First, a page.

The State of Hawaiʻi is a truly unique melting pot of ethnicities and cultures, spanning multiple generations. From intra-familial conflicts to commercial disputes, the issues that Hawaii residents encounter on a daily basis often stem from cross-cultural and cross-generational misunderstandings. Join us to share stories and generate best practices relating to cross-cultural and cross-generational conflict resolution.

Click here to RSVP

Seating is limited to the first 25 Registrants

Download the flyer

1-hour Free Webinar from the Virtual Mediation Lab

ONLINE DISPUTE RESOLUTION:

RESOURCES SAVED, JUSTICE SERVED

January 18, 2018

9:00 AM Hawaii Time

This webinar will provide an introduction to court-connected online dispute resolution through a firsthand perspective from the Franklin County Municipal Court and its online dispute resolution (ODR) platform provider, Matterhorn by Court Innovations

In 2017, the Ohio State Bar Association recognized the Franklin County Municipal Court for Judicial Innovation for its online dispute resolution program.

WHY ATTEND?

This webinar will interest people involved with court-connected dispute resolution, including judges, court administrators, mediators, and attorneys. At the end of the webinar, participants will be able to:

  • Define court-connected online dispute resolution, including the who, what, where, when, why and how of ODR
  • Determine whether court-connected online dispute resolution is appropriate for their court
  • Identify steps to implement a court-connected online dispute resolution program
  • Forecast the project scale, procurement steps and benefits of ODR

Presenters: Alex Sanchez, Esq. and MJ Cartwright.

PRESENTER BIOS

Alex Sanchez, Esq. is Manager of Small Claims and Dispute Resolution at the Franklin County Municipal Court. Alex mediates all civil case types for the court.

Prior to joining the municipal court, Alex worked with the State of Ohio, The Ohio State University, and nonprofit organizations across the country.

In his spare time, Alex serves as an officer for a large private foundation that awards more than a quarter-million dollars annually through an international student STEM competition. Alex is a graduate of the Ohio State University Moritz College of Law and received his undergraduate degree from Loyola Marymount University.

MJ Cartwright leads all aspects of the online dispute resolution company Court Innovations. Matterhorn by Court Innovations provides meaningful, usable, and fair solutions that expand online and mobile access to our courts for all citizens: “go to court” without going to court.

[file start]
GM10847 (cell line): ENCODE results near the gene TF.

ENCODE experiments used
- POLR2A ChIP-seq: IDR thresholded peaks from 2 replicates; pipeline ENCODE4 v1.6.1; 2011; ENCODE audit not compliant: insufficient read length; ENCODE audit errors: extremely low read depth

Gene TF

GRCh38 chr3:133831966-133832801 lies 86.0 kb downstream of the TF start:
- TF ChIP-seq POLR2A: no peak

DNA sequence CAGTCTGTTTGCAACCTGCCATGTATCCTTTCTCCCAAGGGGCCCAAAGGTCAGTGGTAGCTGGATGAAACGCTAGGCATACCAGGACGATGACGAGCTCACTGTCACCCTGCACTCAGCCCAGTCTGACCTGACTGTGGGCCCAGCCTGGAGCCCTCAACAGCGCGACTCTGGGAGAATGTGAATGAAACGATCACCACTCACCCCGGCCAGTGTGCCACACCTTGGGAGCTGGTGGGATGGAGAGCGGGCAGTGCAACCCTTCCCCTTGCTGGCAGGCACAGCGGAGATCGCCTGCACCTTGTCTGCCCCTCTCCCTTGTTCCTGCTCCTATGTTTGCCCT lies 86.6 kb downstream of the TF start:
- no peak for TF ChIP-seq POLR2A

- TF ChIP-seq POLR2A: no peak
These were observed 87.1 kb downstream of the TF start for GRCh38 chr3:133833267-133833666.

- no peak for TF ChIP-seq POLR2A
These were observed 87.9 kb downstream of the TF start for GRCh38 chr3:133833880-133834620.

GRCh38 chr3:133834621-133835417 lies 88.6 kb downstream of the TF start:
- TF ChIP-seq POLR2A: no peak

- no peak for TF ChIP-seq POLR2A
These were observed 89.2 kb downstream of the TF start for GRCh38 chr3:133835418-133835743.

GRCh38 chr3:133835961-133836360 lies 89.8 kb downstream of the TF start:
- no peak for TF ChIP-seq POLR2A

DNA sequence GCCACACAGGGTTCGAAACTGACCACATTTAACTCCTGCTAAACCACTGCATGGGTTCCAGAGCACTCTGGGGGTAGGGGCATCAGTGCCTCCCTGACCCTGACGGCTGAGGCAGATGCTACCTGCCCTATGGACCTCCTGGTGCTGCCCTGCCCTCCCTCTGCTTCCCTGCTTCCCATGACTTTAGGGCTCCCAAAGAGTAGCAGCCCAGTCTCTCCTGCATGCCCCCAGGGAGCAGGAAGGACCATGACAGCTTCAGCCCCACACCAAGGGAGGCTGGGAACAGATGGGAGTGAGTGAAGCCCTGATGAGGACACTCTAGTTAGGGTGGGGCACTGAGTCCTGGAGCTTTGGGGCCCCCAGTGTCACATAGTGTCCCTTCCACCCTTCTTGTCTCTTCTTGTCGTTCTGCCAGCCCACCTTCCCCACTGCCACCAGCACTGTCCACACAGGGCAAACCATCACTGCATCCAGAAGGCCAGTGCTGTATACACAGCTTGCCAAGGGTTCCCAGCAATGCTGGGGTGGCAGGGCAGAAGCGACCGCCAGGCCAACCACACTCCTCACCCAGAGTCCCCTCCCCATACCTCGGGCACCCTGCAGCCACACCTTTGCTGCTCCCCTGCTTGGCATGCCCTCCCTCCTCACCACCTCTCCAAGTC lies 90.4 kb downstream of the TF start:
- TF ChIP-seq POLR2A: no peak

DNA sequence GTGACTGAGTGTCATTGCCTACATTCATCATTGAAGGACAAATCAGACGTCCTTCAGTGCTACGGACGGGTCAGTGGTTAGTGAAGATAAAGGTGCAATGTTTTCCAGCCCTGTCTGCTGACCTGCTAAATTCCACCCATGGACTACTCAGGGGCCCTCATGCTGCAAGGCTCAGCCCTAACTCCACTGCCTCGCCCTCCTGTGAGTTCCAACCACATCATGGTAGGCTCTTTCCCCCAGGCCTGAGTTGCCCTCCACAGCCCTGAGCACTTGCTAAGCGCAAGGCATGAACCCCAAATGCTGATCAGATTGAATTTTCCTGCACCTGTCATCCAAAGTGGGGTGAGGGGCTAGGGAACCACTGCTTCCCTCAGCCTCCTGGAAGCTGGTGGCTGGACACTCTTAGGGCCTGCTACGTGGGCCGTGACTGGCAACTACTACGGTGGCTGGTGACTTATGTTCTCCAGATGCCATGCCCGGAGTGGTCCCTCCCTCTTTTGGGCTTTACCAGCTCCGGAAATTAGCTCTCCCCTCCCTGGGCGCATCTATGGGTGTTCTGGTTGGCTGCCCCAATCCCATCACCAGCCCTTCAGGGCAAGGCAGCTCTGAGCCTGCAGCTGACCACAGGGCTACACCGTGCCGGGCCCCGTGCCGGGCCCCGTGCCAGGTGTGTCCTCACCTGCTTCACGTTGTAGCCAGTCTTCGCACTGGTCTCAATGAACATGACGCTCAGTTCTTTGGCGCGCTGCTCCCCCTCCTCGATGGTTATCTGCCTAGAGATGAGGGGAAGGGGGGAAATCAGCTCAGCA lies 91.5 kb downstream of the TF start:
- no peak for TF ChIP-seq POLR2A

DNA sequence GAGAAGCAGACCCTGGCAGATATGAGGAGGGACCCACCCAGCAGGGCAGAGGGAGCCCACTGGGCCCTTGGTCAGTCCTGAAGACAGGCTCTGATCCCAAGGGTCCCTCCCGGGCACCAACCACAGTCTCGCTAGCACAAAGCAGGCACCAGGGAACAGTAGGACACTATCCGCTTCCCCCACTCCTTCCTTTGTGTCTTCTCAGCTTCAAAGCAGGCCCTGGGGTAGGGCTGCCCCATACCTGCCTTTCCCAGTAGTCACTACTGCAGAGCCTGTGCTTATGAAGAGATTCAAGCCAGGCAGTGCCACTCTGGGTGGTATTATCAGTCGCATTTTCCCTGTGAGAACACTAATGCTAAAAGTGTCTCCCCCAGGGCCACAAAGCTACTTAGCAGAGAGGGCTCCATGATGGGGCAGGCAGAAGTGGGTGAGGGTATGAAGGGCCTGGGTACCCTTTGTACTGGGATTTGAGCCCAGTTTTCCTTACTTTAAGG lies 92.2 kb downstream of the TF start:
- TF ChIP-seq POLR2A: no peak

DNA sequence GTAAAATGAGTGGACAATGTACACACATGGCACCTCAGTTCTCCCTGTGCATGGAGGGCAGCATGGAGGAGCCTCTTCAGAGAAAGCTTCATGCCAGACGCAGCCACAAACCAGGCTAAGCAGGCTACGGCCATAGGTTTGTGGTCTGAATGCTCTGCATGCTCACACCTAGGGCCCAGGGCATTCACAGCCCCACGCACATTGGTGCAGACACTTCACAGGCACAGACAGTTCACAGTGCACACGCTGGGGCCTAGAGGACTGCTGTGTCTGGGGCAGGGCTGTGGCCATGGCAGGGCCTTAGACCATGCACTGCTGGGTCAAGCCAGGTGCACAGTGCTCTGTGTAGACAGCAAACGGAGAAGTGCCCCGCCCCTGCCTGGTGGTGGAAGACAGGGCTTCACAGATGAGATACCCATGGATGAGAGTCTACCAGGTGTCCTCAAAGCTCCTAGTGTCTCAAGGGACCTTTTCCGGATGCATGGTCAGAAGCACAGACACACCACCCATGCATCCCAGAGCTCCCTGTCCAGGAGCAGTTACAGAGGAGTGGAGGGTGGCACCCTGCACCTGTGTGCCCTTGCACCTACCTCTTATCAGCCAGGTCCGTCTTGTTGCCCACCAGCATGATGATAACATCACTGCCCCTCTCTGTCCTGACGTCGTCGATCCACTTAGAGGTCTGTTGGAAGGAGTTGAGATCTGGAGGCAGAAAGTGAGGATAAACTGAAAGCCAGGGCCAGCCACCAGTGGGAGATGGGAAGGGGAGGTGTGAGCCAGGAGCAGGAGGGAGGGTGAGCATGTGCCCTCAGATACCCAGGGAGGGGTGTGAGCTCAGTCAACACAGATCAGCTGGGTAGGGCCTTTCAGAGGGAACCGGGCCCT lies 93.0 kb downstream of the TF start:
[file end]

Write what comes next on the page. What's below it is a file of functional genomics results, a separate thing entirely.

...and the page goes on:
MJ builds teams and businesses to develop powerful, disruptive solutions that solve industry problems, produce irrefutable outcomes, and leverage developing
research.

She has led technology initiatives in many different industries including: manufacturing, education and training, healthcare, and medical devices. Now she brings her expertise to the judicial ecosystem – working with Court Innovations’ founder University of Michigan Law Professor J.J. Prescott, courts, other stakeholders, and citizens to implement solutions that directly impact today’s issues.

WHEN AND HOW

This 1-hour webinar will take place Thursday, January 2018 at 2:00pm Eastern Time (11:00am Pacific Time | 1:00pm Central Time). You can attend this webinar with a PC, Mac, iPad, iPhone, Android tablet or smartphone.

Admission is Free, but seating is limited. To register click the button below. If you have any questions send an email to Giuseppe Leone or call him at (808) 383-4117.

 

 

Register now for

The Art of Mediation: Mediation Strategies

by Lou Chang

January 31, 2018

12:00 PM – 1:30 PM  HST

Hawaii State Bar Association Conference Room

1100 Alakea Street, Suite 1000

Honolulu, HI 96813

Mediators assume certain demeanors in their role as mediators. Mediators can offer themselves as facilitators, benefactors, directive, evaluative or assume a special persona. Mediators usually have a general or default strategy as they go into a mediation. However, often, after listening and connecting with the parties, mediators will make strategic shifts from their default or planned strategy and can choose from a wide array of mediation strategies to maintain momentum in the process.

This 90-minute workshop will review the range of strategic options that a mediator may decide to utilize. Within the available time of the workshop, the presenter and participants will explore as many of the options as possible together.

About the Presenter:

Lou Chang, Esq. serves as an independent and neutral mediator and arbitrator for commercial, design & construction, labor-management, employment, business, franchise, real estate, insurance, probate, family business, personal injury and civil disputes.

Lou is also a teacher / trainer in the following capacities: